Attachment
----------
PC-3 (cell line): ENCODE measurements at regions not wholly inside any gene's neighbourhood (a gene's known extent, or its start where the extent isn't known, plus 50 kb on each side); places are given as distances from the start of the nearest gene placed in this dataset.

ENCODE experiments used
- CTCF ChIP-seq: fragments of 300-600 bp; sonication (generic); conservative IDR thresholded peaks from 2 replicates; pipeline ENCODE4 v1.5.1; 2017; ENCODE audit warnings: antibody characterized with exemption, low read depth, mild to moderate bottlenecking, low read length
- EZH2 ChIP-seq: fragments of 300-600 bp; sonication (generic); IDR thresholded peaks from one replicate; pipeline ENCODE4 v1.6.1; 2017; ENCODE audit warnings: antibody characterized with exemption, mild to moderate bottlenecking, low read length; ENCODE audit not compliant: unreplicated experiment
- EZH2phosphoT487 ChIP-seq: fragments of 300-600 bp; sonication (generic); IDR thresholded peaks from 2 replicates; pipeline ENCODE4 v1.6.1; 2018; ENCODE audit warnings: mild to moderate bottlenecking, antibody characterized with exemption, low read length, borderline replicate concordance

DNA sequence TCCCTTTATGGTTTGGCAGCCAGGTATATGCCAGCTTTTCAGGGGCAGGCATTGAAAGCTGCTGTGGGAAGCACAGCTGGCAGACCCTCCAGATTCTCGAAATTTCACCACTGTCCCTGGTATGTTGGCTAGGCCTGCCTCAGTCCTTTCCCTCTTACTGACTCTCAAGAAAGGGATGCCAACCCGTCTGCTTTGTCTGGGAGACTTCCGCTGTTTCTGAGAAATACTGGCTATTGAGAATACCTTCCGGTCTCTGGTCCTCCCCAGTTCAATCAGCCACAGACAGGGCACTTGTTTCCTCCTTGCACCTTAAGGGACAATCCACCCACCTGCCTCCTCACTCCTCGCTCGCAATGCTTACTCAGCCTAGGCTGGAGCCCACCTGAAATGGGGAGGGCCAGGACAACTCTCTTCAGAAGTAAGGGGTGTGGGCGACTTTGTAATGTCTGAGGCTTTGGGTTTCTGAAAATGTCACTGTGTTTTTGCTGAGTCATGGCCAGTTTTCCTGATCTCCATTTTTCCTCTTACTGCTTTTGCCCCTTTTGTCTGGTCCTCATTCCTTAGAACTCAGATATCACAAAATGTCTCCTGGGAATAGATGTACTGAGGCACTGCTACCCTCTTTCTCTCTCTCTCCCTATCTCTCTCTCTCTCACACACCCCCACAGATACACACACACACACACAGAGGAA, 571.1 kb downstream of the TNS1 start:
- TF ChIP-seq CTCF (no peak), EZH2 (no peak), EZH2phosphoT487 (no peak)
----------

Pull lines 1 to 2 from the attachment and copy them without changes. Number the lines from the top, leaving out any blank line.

PC-3 (cell line): ENCODE measurements at regions not wholly inside any gene's neighbourhood (a gene's known extent, or its start where the extent isn't known, plus 50 kb on each side); places are given as distances from the start of the nearest gene placed in this dataset.

ENCODE experiments used